Minefield in Alaska…WTF?

denali alaska minefield

I have been around UXOs (unexploded objects) in both Southeast Asia and the Army and never quite felt comfortable around them. No wonder. Imagine an object, built only for one reason only: to kill or maim another person. Devices with mechanical brains that have been rusting away outside since the 1960s. Snow had depressed the trigger some, as well as probably some of Alaska’s many earthquakes, and no doubt the constant freezing and thawing.

Now imagine if those objects were scattered around just a few dozen meters from where you were camping — where kids were playing and people were walking to go fishing!

That is exactly what we found when we pulled into a campground trying to find access to the Tangle River in Alaska for some fishing. We parked the car and began down the clearly marked trail until we came upon the new sign above. I could barely believe my eyes. Three mines had been found in the area only one week before we came! The wording on the sign was “we think we found them all, but just in case — enter at your own risk and this is what to do when you find a UXO.”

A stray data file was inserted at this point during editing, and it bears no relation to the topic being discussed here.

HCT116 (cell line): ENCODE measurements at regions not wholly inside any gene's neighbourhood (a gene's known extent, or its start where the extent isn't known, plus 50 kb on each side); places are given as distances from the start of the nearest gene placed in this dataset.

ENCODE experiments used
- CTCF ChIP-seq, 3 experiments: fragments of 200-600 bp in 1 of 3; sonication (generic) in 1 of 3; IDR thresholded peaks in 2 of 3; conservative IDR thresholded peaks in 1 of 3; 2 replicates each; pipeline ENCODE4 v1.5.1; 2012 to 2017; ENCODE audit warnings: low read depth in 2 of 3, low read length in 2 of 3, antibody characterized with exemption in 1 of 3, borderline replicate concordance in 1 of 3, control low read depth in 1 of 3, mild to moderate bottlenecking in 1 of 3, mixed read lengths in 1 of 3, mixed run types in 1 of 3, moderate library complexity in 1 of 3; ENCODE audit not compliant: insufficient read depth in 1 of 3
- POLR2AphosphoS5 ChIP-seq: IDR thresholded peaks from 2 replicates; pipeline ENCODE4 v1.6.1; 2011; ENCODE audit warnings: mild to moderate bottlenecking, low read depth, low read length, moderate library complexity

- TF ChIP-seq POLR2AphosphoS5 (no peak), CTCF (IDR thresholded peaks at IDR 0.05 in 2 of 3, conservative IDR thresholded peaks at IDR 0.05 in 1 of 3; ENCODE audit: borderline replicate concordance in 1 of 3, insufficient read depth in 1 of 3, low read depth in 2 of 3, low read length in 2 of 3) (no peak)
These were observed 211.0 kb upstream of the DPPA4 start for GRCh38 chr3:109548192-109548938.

I have no idea why there would be mines in the middle of Alaska where no war was fought, and nowhere near an army base. But there were mines. We did the only proper thing that two addicted sportsmen should do: we continued forward to the river through the knee-high grass and hoped for the best!

I did, however, keep an eye on the trail, just as I did while trekking in Cambodia where mines are still scattered like seeds.

At the river, we had no luck fishing, so dad stopped to pan for gold just for fun. Alaska is filled with gold, but the problem is finding enough of the little specs of dust to use chemicals to make it solid. Gold panning is actually out of season right now, because they are afraid that people will scoop up the salmon eggs while sifting for it. No danger of that — we had no luck finding salmon or gold!

Panning for gold in Alaska

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